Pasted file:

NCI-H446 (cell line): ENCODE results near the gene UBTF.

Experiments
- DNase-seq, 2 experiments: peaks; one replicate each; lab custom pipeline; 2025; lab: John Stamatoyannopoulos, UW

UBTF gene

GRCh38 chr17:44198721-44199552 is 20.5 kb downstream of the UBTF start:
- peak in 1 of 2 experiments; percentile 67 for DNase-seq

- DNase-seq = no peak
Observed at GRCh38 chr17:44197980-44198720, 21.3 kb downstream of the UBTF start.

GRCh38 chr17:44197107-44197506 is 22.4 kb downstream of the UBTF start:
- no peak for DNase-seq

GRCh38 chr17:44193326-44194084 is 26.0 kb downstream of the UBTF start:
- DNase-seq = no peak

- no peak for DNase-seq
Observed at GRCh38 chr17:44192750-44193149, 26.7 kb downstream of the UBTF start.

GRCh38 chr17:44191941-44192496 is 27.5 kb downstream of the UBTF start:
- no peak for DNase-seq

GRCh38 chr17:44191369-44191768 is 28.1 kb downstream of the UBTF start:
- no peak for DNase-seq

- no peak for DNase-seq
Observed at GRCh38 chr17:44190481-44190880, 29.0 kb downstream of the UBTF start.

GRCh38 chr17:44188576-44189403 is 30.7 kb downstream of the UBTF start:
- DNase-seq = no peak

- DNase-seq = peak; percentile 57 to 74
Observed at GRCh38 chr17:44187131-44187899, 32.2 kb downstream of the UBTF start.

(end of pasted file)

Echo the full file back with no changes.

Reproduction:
NCI-H446 (cell line): ENCODE results near the gene UBTF.

Experiments
- DNase-seq, 2 experiments: peaks; one replicate each; lab custom pipeline; 2025; lab: John Stamatoyannopoulos, UW

UBTF gene

GRCh38 chr17:44198721-44199552 is 20.5 kb downstream of the UBTF start:
- peak in 1 of 2 experiments; percentile 67 for DNase-seq

- DNase-seq = no peak
Observed at GRCh38 chr17:44197980-44198720, 21.3 kb downstream of the UBTF start.

GRCh38 chr17:44197107-44197506 is 22.4 kb downstream of the UBTF start:
- no peak for DNase-seq

GRCh38 chr17:44193326-44194084 is 26.0 kb downstream of the UBTF start:
- DNase-seq = no peak

- no peak for DNase-seq
Observed at GRCh38 chr17:44192750-44193149, 26.7 kb downstream of the UBTF start.

GRCh38 chr17:44191941-44192496 is 27.5 kb downstream of the UBTF start:
- no peak for DNase-seq

GRCh38 chr17:44191369-44191768 is 28.1 kb downstream of the UBTF start:
- no peak for DNase-seq

- no peak for DNase-seq
Observed at GRCh38 chr17:44190481-44190880, 29.0 kb downstream of the UBTF start.

GRCh38 chr17:44188576-44189403 is 30.7 kb downstream of the UBTF start:
- DNase-seq = no peak

- DNase-seq = peak; percentile 57 to 74
Observed at GRCh38 chr17:44187131-44187899, 32.2 kb downstream of the UBTF start.